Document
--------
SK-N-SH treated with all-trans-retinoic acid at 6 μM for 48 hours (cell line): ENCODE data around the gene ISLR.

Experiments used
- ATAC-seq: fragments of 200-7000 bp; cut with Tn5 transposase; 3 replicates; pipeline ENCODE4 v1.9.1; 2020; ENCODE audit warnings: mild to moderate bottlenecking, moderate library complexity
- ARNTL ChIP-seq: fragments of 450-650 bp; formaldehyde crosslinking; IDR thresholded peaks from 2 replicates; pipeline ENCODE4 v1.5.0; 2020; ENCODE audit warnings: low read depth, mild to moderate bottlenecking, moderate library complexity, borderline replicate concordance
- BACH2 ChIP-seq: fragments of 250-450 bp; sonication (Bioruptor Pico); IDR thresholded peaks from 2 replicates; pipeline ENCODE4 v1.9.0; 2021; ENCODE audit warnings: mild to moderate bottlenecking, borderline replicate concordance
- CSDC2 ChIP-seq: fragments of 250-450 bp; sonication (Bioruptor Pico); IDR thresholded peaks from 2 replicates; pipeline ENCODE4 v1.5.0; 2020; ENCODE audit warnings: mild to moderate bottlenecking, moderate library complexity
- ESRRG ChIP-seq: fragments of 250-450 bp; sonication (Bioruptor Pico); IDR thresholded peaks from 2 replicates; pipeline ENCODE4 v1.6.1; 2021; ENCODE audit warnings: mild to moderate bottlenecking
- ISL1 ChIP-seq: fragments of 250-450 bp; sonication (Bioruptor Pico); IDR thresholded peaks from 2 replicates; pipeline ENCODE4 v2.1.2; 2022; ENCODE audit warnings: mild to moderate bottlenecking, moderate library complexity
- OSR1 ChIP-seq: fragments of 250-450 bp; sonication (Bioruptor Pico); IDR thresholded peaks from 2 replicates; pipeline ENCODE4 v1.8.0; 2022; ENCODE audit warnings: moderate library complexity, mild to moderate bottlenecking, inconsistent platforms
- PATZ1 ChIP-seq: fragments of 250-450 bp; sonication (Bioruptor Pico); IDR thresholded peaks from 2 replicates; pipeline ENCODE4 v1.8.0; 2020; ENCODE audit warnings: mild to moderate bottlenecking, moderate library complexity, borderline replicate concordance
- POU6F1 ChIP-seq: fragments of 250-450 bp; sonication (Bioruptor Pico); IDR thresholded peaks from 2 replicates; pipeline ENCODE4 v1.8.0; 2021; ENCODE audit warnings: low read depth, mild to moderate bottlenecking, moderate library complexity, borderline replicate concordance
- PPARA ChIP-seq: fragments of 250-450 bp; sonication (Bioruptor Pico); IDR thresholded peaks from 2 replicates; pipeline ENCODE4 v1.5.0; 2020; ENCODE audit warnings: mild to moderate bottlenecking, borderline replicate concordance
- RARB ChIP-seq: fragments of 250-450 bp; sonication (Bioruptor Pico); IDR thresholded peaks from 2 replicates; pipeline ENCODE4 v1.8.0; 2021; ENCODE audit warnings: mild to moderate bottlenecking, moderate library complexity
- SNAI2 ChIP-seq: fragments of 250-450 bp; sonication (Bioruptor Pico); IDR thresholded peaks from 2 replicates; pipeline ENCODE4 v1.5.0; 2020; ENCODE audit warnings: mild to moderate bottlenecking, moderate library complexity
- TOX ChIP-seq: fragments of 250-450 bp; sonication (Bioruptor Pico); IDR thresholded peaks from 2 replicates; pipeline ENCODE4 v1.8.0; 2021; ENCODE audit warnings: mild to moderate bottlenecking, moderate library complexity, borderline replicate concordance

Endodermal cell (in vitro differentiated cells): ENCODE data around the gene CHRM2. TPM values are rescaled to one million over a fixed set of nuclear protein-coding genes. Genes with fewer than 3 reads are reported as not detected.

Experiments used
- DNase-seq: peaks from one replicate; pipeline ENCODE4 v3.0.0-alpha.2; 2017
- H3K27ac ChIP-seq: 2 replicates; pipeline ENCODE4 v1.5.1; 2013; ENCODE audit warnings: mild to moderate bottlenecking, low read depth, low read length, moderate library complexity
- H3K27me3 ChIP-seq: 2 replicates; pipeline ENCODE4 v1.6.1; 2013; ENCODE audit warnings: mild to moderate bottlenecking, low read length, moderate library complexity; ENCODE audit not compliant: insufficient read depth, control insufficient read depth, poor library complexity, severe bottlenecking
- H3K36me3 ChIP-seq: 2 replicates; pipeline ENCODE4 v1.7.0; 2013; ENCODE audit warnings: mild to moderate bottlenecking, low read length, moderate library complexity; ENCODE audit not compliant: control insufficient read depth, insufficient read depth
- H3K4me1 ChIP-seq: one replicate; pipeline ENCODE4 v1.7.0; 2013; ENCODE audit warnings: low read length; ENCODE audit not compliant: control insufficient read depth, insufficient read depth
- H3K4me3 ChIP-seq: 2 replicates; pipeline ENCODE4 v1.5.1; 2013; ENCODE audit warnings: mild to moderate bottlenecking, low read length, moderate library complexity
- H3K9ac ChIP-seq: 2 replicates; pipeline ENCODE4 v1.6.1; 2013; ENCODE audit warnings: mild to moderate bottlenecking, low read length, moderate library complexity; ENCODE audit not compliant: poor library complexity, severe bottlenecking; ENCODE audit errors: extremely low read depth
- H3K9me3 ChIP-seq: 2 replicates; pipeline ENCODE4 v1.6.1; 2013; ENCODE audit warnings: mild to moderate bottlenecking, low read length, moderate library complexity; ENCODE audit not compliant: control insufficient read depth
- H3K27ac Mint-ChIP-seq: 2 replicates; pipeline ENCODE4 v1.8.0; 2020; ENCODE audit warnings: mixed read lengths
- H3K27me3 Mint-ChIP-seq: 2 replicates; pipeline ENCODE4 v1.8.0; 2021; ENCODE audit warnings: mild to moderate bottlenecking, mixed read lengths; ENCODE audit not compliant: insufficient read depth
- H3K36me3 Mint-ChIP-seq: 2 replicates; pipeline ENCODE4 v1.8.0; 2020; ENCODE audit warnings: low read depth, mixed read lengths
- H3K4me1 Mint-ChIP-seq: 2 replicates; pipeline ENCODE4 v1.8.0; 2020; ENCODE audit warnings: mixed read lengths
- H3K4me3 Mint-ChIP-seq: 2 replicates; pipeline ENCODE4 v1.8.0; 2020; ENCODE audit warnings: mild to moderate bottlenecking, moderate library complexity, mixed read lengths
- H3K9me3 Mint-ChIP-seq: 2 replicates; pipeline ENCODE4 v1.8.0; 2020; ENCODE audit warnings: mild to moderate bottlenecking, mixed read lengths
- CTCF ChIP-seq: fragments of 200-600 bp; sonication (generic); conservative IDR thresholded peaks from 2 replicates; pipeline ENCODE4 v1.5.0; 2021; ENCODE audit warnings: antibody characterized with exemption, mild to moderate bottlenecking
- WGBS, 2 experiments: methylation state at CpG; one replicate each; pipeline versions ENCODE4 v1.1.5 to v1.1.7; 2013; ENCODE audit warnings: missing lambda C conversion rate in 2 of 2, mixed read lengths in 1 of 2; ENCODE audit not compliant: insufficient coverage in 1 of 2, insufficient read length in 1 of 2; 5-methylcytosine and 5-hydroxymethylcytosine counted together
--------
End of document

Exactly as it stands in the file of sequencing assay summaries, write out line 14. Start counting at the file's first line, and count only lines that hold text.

- SNAI2 ChIP-seq: fragments of 250-450 bp; sonication (Bioruptor Pico); IDR thresholded peaks from 2 replicates; pipeline ENCODE4 v1.5.0; 2020; ENCODE audit warnings: mild to moderate bottlenecking, moderate library complexity